The late 1990s continued to be a hard time financially for health insurance companies. Regence Blue Shield of Washington responded to the need for cost-cutting in 1999 by discontinuing new individual health insurance plans in Washington. The 50,000 individuals already enrolled kept their coverage. A year later, once the state insurance board in Washington approved a new law that allowed insurance companies to impose longer (up to nine-month) waiting periods for individual plans, Regence Blue Shield resumed offering the individual plans. The new Washington law also allowed insurers to direct the sickest 8 percent of applicants: those with congenital and congestive heart failure, coronary artery disease, kidney failure, an HIV or AIDS diagnosis, or needing an organ transplant—to the state's high-risk plan, while at the same time requiring insurers to offer maternity and prescription benefits that had been cut by carriers in recent years. Regence BlueShield of Washington began offering three plans, two of which include prescription drug, preventive care, and maternity benefits. The third plan offered basic coverage only.
As another aspect of change, The Regence Group formed its own not-for-profit pharmacy benefits management service in 1999, and in 2000 it joined with Myhealthbank to jointly develop defined-contribution health care "solutions" for employers. The first arrangement of its kind in the country, Myhealthbank allowed employers to tailor their workers' group benefits by making financial contributions into employees' personal health bank accounts. Each employee then selected his or her individual insurance coverage from a range of contribution levels to medical, dental, pharmacy, disability and life insurance plans. Any remainder in an individual's account could be put toward such things as co-payments on medications, alternative care services, or medical devices.
The Regence Group underwent internal structural changes as well in the early years of the new century. In 2000, John Ruch, president of Regence BlueCross BlueShield of Idaho became president of BlueCross BlueShield of Utah as well. He replaced Jed Pitcher, who became president and chief operating officer of The Regence Group in Portland, Oregon. Pitcher had worked in a variety of positions at BlueCross BlueShield of Utah for 30 years and had been its president and chief executive officer for 20 years.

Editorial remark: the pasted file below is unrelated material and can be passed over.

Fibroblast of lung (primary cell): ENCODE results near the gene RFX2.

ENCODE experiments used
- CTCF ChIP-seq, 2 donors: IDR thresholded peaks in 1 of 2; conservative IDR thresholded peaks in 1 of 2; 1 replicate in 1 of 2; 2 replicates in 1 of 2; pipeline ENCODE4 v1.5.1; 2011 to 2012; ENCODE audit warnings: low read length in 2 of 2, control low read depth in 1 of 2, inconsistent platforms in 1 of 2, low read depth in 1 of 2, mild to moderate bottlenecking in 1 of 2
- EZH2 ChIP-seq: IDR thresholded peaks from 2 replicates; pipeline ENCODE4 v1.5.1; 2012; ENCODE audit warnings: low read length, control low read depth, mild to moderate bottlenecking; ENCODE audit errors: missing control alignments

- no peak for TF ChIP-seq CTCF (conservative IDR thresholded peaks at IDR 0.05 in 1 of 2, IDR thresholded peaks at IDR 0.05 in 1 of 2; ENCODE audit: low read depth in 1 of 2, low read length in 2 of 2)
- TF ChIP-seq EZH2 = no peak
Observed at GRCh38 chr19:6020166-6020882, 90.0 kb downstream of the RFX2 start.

Meanwhile in Idaho, Regence BlueShield was moving a majority of its executive team out of its Lewiston offices to Boise. Another 40 percent of its Lewiston executives were reassigned as part of a consolidation plan that called for moving most of the executive team out of the Lewiston office in the coming two to five years in order to improve the company's productivity. In a separate move, this one to offices in Lewiston's new business and technology park, created about 100 new jobs for claims analysts. The newly formed claims processing unit covered new customers joining The Regence Group in Idaho, Washington, Oregon, and Utah.
By 2001, The Regence Group had three million members. As part of the ongoing trend among the nation's Blue Cross and Blue Shield plans to work together to compete against national health plans such as Aetna and United Healthcare, the company embarked on plans to join with Chicago-based Health Care Service Corp., the nonprofit owner of BlueCross BlueShield of Illinois, New Mexico, and Texas. The new alliance stood to make The Regence Group the largest non-profit health insurance organization in the nation with nearly 10 million customers and 16,000 employees.
Consumer advocates were concerned about the deal, suspecting that it would reduce customer choice, raise premiums, drive down payments to physicians, force small medical groups out of practice, and put aspects of The Regence Group's business beyond the reach of state regulators. At the time, several Blues nationwide were becoming for-profit stock companies for the opportunity to sell stock to raise money for expansion and new technology. Regence insisted that it remained committed to the organization's not-for-profit mission, and, after a year spent developing the plan, the two companies dropped it. However, one of the leading factors in the decision to withdraw was not consumer protection, but the discovery that neither entity would save money in moving to a single, shared claims processing system.